Washington, D.C. – Today, U.S. Senators Catherine Cortez Masto (D-Nev.) joined Senators Sherrod Brown (D-Ohio) and Alex Padilla (D-Calif.) to introduce legislation to ensure the safety and health of workers who are exposed to dangerous heat conditions in the workplace. The Asunción Valdivia Heat Stress Injury, Illness, and Fatality Prevention Act is named Asunción Valdivia who died in 2004 after picking grapes for ten hours straight in 105-degree temperatures. Mr. Valdivia fell unconscious and instead of calling an ambulance, his employer told Mr. Valdivia’s son to drive his father home. On his way home, he died of heat stroke at the age of 53. Mr. Valdivia’s death was completely preventable, yet his story is not unique.
“Extreme heat exposure is deadly and too often puts our essential workers in dangerous environments,” said Senator Cortez Masto. “As we continue to experience record-high temperatures, it’s critical we pass this bill to protect our workers.”
Heat-related illnesses can cause heat cramps, organ damage, heat exhaustion, stroke, and even death. Between 1992 and 2017, heat stress injuries killed 815 U.S. workers and seriously injured more than 70,000. Climate change is making the problem worse. From 2011-2020, heat exposure killed at least 400 workers and caused nearly 34,000 injuries and illnesses resulting in days away from work; both are likely vast underestimates. This year is on pace to be the hottest on record: the first week of July had the hottest days on record on Earth, following the hottest ever month of June. Farmworkers and construction workers suffer the highest incidence of heat illness. And no matter what the weather is outside, workers in factories, commercial kitchens, and other workplaces, including ones where workers must wear personal protective equipment (PPE), can face dangerously high heat conditions all year round.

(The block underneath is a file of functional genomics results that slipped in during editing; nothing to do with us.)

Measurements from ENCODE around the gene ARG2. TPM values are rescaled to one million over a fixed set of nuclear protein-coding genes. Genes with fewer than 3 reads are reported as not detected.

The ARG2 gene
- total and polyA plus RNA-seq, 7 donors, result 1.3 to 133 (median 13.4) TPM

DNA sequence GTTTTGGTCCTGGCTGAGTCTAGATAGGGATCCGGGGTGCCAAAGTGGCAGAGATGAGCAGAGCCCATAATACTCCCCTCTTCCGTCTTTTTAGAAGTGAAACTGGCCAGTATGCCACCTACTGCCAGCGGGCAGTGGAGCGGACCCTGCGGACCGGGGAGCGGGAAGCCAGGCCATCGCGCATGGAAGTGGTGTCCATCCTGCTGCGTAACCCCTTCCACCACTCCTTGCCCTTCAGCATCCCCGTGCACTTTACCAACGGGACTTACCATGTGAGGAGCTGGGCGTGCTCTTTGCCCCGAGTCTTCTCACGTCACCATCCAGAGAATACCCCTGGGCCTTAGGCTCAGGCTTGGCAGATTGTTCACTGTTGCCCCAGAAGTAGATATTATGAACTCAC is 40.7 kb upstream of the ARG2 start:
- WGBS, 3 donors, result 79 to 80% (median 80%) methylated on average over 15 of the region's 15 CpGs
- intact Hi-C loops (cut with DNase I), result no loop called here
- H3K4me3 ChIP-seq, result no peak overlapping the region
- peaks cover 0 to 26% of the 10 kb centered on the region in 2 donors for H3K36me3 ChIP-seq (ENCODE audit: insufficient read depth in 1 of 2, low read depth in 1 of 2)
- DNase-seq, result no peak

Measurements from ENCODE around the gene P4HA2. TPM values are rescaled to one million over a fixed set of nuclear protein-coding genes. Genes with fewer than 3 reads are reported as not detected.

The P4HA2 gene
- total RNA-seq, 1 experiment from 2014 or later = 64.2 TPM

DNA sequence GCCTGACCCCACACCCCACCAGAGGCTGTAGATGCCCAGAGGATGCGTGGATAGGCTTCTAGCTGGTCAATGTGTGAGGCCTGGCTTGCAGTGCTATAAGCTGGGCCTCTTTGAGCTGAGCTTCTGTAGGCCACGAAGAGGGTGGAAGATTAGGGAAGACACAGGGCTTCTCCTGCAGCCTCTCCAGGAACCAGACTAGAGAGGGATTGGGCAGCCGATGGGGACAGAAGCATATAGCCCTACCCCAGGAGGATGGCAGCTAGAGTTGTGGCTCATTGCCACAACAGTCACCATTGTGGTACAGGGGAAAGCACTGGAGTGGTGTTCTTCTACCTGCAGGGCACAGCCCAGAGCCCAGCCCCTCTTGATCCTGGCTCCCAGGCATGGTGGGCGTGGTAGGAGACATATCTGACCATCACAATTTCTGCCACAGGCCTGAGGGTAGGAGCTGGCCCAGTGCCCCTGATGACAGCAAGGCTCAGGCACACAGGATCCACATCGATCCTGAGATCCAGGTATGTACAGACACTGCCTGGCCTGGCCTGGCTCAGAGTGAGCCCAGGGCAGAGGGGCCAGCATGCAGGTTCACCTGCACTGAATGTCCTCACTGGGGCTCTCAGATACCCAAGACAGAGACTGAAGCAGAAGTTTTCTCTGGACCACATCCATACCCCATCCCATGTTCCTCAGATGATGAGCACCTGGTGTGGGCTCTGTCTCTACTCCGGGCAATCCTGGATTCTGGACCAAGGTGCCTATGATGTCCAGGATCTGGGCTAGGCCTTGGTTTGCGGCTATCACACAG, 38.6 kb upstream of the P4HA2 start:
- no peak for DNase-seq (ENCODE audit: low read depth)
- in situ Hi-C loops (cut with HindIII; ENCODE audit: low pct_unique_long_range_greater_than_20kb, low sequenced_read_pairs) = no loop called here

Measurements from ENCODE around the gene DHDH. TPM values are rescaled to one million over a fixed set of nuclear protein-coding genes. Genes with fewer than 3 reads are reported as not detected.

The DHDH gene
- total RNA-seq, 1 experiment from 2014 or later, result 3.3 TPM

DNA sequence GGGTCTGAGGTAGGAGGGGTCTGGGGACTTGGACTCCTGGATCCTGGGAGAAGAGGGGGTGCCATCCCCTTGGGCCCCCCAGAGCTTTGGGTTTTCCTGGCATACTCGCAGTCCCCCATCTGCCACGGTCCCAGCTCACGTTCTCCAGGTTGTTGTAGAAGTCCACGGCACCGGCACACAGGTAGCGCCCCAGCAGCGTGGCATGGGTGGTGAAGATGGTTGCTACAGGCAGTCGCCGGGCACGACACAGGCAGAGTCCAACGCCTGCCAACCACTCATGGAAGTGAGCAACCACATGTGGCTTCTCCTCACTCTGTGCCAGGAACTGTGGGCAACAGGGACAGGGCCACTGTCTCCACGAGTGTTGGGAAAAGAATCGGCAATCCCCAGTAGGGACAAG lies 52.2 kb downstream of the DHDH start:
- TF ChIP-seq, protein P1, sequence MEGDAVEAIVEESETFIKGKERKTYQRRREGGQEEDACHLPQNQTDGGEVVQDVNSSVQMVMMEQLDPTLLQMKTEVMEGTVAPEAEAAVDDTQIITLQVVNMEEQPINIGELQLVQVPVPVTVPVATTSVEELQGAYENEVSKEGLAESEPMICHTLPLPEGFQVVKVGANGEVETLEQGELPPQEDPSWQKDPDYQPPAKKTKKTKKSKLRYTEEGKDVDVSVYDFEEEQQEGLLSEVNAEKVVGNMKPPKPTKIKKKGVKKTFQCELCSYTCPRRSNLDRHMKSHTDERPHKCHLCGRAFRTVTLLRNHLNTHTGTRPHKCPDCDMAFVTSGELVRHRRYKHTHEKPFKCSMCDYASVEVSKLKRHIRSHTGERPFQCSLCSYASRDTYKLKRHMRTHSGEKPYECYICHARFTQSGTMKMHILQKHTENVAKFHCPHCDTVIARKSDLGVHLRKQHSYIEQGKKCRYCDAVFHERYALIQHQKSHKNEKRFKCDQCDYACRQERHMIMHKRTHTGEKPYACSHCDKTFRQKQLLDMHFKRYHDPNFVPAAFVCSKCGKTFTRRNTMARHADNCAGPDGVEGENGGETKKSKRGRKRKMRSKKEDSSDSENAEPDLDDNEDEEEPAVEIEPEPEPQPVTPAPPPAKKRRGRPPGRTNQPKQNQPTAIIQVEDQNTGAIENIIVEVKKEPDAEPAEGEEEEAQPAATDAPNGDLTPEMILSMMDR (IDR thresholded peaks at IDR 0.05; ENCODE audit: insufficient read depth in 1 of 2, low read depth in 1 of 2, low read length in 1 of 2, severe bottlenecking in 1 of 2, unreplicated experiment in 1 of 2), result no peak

“No worker should have to endure life-threatening heat to provide for their family. This would be an important step to protect Ohio workers on the job,” said Senator Brown. “We know too many workers still work in dangerous conditions, putting their health and safety on the line every day to provide for their families. There’s not much dignity in a job where you fear for your health or your life.”
“Asunción Valdivia tragically lost his life to heatstroke picking grapes in 105-degree heat under the Central Valley sun. Nearly 20 years later, millions of Americans are facing record-breaking extreme heat conditions that put the health and safety of our workers at risk,” said Senator Padilla. “This critical legislation will hold employers accountable and ensure enforceable workplace protections are put in place to prevent workers from falling ill, collapsing on the job, or even losing their lives.”
The Asunción Valdivia Heat Stress Injury, Illness, and Fatality Prevention Act will protect workers against occupational exposure to excessive heat by:
- Requiring the OSHA to establish an enforceable standard to protect workers in high-heat environments with measures like paid breaks in cool spaces, access to water, limitations on time exposed to heat, and emergency response for workers with heat-related illness; and
- Require an interim final rule be in place within one year of the bill’s passage; and
- Directing employers to provide training for their employees on the risk factors that can lead to heat illness, and guidance on the proper procedures for responding to symptoms.
The Asunción Valdivia Heat Stress Injury, Illness, and Fatality Prevention Act has the support of a broad coalition of groups including: Rural Coalition, International Brotherhood of Teamsters, AFL-CIO, UNITE HERE!, Communication Workers of America, Alianza Nacional de Campesinas, United Farm Workers, Farmworker Justice, Public Citizen, International Union of Bricklayers and Allied Craftworkers, United Food and Commercial Workers International Union, Union of Concerned Scientists, and United Steelworkers.
Senator Cortez Masto is a champion for workers’ rights. She pushed the Biden administration to launch a coordinated, interagency effort to respond to the health impacts of extreme heat on American workers is an original cosponsor of the Protecting the Right to Organize (PRO) Act to strengthen protections for workers’ right to organize a union and bargain for higher wages, better benefits, and safer working conditions.